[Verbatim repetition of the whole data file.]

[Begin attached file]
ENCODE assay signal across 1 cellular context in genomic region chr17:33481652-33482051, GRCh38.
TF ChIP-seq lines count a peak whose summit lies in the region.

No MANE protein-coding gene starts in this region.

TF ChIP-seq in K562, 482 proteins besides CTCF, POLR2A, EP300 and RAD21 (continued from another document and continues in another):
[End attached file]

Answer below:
ENCODE assay signal across 1 cellular context in genomic region chr17:33481652-33482051, GRCh38.
TF ChIP-seq lines count a peak whose summit lies in the region.

No MANE protein-coding gene starts in this region.

TF ChIP-seq in K562, 482 proteins besides CTCF, POLR2A, EP300 and RAD21 (continued from another document and continues in another):